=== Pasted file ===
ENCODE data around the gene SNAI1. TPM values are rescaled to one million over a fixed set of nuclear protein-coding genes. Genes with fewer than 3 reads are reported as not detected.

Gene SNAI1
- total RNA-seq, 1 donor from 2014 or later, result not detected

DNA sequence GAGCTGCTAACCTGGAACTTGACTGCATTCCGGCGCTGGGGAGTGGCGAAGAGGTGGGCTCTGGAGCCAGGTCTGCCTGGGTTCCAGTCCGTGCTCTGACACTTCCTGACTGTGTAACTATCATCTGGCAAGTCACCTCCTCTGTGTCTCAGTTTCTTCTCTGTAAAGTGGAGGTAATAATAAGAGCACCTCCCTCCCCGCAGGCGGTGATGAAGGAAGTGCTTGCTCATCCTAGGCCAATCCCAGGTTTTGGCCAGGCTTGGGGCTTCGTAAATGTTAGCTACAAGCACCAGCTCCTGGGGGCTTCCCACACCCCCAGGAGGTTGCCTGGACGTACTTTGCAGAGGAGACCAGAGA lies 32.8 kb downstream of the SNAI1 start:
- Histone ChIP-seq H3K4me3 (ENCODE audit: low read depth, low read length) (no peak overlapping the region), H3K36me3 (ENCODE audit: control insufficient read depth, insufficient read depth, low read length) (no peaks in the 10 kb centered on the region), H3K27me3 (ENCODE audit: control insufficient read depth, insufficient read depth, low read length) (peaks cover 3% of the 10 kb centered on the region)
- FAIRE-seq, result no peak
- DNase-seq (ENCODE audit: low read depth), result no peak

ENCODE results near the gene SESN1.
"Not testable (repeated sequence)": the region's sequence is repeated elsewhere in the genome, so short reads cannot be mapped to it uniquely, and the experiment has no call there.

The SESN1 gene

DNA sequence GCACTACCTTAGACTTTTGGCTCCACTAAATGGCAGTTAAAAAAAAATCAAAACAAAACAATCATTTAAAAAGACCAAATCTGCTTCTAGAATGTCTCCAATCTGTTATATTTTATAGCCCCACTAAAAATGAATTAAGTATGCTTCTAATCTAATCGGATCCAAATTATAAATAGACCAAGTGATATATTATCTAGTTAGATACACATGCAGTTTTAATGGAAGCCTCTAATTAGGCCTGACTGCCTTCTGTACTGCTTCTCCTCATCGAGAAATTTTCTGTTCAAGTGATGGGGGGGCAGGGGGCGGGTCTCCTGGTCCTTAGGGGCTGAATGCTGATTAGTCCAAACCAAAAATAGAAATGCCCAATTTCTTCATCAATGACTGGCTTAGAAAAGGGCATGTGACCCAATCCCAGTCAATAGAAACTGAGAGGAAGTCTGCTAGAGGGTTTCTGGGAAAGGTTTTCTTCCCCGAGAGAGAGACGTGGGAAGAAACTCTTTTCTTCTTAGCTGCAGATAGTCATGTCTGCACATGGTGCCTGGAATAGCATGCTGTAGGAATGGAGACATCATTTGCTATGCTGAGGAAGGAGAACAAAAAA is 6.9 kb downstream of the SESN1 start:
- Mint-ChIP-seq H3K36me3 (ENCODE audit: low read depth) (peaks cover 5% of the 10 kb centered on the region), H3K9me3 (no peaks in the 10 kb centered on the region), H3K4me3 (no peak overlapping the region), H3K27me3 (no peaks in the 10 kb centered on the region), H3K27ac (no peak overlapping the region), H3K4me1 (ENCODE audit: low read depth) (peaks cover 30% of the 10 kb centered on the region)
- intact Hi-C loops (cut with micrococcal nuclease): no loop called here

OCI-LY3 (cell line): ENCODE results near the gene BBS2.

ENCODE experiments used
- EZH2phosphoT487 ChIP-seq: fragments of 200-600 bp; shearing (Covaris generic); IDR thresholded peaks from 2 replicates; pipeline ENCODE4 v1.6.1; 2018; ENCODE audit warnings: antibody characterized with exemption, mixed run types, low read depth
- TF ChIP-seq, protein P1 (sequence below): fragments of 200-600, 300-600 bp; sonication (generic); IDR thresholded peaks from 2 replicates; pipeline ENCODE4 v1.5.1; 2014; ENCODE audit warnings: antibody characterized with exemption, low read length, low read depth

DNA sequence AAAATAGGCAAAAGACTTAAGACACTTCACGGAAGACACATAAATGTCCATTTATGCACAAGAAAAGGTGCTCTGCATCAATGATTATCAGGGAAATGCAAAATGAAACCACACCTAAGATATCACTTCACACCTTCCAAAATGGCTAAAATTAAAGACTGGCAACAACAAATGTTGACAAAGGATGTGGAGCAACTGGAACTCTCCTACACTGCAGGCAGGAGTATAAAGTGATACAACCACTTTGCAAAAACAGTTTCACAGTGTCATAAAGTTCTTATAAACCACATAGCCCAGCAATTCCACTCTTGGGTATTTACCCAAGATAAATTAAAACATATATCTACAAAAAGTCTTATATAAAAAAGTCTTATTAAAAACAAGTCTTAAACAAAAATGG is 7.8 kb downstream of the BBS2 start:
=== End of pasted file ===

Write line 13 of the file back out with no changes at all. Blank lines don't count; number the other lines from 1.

- intact Hi-C loops (cut with micrococcal nuclease): no loop called here